Stable isotopes of titanium available from ISOFLEX
|Isotope||Z(p)||N(n)||Atomic Mass||Natural Abundance||Enrichment Level||Chemical Form|
Titanium was discovered in 1791 by Reverend William Gregor, who recognized the presence of the element in menachanite, a mineral named after Menaccan in Cornwall, England. It takes its name from the Titans, the sons of Gaia, the Earth goddess in Greek mythology.
A white lustrous metal that is ductile when free of oxygen, titanium is also a low-density, high-strength metal, as strong as steel but 45% lighter. It has two allotropic modifications. The alpha form has a close-packed hexagonal crystal structure, a density of 4.54 g/cm3 at 20 ºC, and is stable up to 882 ºC. It converts very slowly to a body-centered cubic beta form at 882 ºC. The density of the beta form is 4.40 g/cm3 at an estimated 900 ºC.
Titanium metal is highly resistant to corrosion. It is unaffected by atmospheric air, moisture and sea water, allowing many of its industrial applications. The metal burns incandescently in air at about 1200 ºC, forming titanium dioxide. The metal also burns on contact with liquid oxygen. It combines with nitrogen at about 800 ºC, forming the nitride and producing heat and light. Titanium reacts with all halogens at high temperatures. It is soluble in hot concentrated sulfuric acid, forming sulfate, and with hydrofluoric acid, forming fluoride.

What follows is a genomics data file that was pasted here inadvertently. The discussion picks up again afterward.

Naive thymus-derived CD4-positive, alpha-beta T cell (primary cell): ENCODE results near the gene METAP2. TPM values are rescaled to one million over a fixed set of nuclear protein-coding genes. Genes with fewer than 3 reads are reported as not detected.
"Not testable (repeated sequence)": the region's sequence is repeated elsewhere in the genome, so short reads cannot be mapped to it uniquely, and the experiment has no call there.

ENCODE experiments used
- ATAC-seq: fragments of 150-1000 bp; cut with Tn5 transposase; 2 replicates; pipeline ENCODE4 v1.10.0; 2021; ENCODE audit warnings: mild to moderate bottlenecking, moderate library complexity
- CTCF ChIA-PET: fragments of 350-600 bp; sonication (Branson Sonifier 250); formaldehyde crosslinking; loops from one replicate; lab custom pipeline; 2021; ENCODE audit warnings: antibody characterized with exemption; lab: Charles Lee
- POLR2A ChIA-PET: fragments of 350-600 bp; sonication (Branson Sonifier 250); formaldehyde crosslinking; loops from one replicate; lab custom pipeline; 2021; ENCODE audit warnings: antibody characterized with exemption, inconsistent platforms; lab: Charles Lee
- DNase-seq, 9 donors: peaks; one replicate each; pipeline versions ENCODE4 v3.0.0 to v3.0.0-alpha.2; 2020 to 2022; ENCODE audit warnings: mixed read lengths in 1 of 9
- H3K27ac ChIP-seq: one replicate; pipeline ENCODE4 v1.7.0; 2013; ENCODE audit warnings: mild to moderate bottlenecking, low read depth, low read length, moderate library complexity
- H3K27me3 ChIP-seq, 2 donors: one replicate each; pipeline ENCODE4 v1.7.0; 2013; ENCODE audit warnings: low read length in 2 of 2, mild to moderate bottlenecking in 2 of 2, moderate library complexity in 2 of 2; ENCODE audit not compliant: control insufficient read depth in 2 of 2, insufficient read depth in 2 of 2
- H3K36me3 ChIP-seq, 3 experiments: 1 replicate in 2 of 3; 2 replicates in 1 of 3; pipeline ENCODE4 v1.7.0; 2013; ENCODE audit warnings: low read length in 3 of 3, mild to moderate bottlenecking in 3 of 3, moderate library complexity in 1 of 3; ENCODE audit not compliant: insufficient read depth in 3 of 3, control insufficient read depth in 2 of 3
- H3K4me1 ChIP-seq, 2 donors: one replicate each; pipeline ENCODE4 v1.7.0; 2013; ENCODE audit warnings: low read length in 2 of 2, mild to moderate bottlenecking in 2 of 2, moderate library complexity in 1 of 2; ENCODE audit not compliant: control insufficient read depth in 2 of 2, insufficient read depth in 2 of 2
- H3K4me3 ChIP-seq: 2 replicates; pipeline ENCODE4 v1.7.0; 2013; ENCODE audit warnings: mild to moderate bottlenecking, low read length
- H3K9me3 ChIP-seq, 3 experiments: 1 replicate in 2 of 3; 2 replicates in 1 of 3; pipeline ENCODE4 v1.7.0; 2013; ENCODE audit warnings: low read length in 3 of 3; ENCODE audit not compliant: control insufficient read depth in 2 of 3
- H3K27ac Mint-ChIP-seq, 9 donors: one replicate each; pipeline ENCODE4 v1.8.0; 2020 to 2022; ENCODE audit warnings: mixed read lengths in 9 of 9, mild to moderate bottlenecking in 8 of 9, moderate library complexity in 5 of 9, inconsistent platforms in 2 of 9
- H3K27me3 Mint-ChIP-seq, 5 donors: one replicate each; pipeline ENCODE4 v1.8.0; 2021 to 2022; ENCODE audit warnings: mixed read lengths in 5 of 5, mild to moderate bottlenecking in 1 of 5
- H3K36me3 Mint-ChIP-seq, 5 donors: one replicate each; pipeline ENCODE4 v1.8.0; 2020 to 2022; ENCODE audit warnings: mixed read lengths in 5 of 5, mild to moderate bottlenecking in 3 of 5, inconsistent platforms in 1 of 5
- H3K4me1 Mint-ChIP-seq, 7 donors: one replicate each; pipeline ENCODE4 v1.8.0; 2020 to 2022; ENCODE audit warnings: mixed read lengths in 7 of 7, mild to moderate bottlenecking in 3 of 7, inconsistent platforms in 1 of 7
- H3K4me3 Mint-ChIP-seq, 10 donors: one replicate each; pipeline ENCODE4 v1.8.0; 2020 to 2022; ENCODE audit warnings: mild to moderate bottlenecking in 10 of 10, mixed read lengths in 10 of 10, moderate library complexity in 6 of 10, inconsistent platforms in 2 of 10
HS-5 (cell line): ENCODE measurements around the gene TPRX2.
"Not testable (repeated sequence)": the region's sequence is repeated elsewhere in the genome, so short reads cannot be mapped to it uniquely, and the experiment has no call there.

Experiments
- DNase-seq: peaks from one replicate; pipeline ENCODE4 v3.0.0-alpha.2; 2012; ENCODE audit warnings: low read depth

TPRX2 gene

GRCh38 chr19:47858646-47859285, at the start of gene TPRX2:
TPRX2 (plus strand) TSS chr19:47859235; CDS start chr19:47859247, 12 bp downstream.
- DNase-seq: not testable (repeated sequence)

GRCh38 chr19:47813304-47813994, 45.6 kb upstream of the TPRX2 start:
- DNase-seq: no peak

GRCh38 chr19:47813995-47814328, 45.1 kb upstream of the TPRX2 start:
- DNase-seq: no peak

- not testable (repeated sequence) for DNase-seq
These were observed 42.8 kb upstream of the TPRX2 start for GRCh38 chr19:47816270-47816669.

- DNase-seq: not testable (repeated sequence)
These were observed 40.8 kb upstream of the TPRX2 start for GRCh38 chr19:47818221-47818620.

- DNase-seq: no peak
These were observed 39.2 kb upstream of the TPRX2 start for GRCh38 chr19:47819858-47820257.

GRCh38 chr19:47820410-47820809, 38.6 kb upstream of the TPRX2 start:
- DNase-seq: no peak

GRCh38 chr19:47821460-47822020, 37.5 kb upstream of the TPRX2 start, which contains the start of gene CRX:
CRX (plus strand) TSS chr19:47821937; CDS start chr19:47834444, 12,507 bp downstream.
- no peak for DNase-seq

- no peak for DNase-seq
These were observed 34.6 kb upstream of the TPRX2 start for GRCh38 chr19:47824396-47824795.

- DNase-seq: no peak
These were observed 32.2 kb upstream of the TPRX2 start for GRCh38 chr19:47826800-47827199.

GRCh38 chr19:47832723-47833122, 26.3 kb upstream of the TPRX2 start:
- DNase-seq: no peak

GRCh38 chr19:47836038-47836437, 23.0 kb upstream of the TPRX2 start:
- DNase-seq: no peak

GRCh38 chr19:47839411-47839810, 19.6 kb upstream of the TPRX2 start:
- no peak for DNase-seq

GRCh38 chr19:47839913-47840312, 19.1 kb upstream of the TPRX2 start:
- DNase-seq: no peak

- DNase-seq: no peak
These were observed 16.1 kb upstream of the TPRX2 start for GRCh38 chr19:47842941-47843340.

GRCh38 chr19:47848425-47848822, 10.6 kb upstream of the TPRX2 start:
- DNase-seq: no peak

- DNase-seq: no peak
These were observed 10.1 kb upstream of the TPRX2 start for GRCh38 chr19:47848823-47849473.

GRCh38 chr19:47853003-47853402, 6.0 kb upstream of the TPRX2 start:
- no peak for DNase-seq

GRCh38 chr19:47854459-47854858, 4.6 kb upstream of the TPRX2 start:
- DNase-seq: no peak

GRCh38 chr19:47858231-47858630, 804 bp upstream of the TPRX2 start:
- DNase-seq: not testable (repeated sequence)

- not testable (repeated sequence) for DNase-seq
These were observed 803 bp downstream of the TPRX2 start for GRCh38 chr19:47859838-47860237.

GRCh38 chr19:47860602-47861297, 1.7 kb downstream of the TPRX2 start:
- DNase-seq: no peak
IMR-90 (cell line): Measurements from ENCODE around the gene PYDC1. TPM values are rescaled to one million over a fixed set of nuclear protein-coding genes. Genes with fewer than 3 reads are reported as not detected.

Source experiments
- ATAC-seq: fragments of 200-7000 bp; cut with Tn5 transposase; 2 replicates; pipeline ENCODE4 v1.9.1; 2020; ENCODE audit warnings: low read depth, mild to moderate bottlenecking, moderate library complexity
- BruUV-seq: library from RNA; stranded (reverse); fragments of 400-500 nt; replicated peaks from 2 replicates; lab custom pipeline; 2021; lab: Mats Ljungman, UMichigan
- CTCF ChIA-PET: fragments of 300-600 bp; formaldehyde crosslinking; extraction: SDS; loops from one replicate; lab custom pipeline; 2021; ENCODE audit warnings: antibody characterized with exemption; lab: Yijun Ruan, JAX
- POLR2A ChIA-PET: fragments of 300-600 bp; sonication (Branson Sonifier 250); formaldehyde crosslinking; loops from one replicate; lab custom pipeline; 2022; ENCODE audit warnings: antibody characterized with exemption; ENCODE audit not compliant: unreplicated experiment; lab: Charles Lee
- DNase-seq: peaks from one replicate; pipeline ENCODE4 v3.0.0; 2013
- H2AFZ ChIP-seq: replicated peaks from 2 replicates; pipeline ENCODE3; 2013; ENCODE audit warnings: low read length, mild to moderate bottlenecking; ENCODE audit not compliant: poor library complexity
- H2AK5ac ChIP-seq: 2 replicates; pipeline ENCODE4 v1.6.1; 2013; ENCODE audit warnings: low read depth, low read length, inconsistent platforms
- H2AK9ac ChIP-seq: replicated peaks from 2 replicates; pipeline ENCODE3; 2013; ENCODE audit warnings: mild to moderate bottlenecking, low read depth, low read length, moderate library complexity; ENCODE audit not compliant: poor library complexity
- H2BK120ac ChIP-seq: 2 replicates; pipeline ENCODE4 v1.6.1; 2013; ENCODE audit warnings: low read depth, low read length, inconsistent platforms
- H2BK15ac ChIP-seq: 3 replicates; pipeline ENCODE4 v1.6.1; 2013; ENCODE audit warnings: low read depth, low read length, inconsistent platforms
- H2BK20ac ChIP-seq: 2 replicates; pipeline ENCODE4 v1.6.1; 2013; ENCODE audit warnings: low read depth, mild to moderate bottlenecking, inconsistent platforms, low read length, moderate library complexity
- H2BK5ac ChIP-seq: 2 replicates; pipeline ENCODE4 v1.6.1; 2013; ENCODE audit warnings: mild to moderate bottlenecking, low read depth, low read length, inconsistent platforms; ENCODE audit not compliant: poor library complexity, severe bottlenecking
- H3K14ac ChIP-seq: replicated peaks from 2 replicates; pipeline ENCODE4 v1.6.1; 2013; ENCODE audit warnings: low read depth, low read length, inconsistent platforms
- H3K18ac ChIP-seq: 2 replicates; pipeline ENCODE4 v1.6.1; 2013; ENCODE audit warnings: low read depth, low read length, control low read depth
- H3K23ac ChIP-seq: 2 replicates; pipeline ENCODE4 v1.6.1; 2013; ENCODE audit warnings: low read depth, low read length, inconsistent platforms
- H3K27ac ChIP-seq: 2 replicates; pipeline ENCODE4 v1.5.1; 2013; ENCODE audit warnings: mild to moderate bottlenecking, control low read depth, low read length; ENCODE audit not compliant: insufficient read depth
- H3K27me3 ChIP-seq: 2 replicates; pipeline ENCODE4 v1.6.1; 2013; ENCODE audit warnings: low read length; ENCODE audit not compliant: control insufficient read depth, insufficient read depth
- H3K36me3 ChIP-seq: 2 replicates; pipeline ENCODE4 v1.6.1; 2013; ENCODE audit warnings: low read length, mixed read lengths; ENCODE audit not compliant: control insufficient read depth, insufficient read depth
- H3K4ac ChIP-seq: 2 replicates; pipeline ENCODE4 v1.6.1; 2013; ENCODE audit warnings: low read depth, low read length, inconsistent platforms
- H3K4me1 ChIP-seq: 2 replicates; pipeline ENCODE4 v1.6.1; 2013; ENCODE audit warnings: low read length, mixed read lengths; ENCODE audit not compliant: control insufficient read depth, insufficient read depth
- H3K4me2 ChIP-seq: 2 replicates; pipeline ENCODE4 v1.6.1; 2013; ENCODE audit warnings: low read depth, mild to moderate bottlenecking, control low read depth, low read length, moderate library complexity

Elemental titanium is found in plants, animals, eggs and milk. Its alloys have wide industrial applications, as they possess high tensile strength, are lightweight, and can withstand extreme temperatures. They are often used in the construction of aircraft and missiles. They have also been used in medical prostheses, orthopedic and dental implants, dental and endodontic instruments and files, dental implants, jewelry and mobile phones.
Properties of Titanium
|Standard state||Solid at 298 °K|
|CAS Registry ID||7440-32-6|
|Group in periodic table||4|
|Period in periodic table||4|
|Block in periodic table||d-block|
|Melting point||1610 +/- 10 °C|
|Boiling point||3287 °C|
|Thermal conductivity||21.9 W/(m·K) at 298.2 °K|
|Electrical resistivity||42.0 µΩ·cm at 20 °C|
|Specific heat||0.54 kJ/kg K|
|Heat of vaporization||425 kJ·mol-1|
|Heat of fusion||18.7 kJ·mol-1|
|Density of solid||4.54 g/cm3|
|Atomic radius||1.47 Å|
|Ionic radius||Ti3+: 0.67 Å and Ti4+: 0.61 Å (coordination number 6)|
|Oxidation states||+2, +3, +4|